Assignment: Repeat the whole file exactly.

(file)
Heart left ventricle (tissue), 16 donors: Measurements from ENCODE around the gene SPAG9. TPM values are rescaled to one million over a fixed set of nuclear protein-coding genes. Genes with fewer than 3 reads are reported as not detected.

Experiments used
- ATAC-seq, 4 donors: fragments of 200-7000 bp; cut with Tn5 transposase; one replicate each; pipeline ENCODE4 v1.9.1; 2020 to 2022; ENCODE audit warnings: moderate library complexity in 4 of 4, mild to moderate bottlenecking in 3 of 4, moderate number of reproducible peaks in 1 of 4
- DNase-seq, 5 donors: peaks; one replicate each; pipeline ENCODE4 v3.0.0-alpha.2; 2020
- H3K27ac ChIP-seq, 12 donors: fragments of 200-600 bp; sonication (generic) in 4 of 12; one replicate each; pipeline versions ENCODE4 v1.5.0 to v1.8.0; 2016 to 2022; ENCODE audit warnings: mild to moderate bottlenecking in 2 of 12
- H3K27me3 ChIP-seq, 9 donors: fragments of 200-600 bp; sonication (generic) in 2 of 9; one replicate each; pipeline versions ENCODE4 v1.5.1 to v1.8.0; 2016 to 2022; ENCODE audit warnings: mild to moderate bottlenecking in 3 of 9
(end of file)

Heart left ventricle (tissue), 16 donors: Measurements from ENCODE around the gene SPAG9. TPM values are rescaled to one million over a fixed set of nuclear protein-coding genes. Genes with fewer than 3 reads are reported as not detected.

Experiments used
- ATAC-seq, 4 donors: fragments of 200-7000 bp; cut with Tn5 transposase; one replicate each; pipeline ENCODE4 v1.9.1; 2020 to 2022; ENCODE audit warnings: moderate library complexity in 4 of 4, mild to moderate bottlenecking in 3 of 4, moderate number of reproducible peaks in 1 of 4
- DNase-seq, 5 donors: peaks; one replicate each; pipeline ENCODE4 v3.0.0-alpha.2; 2020
- H3K27ac ChIP-seq, 12 donors: fragments of 200-600 bp; sonication (generic) in 4 of 12; one replicate each; pipeline versions ENCODE4 v1.5.0 to v1.8.0; 2016 to 2022; ENCODE audit warnings: mild to moderate bottlenecking in 2 of 12
- H3K27me3 ChIP-seq, 9 donors: fragments of 200-600 bp; sonication (generic) in 2 of 9; one replicate each; pipeline versions ENCODE4 v1.5.1 to v1.8.0; 2016 to 2022; ENCODE audit warnings: mild to moderate bottlenecking in 3 of 9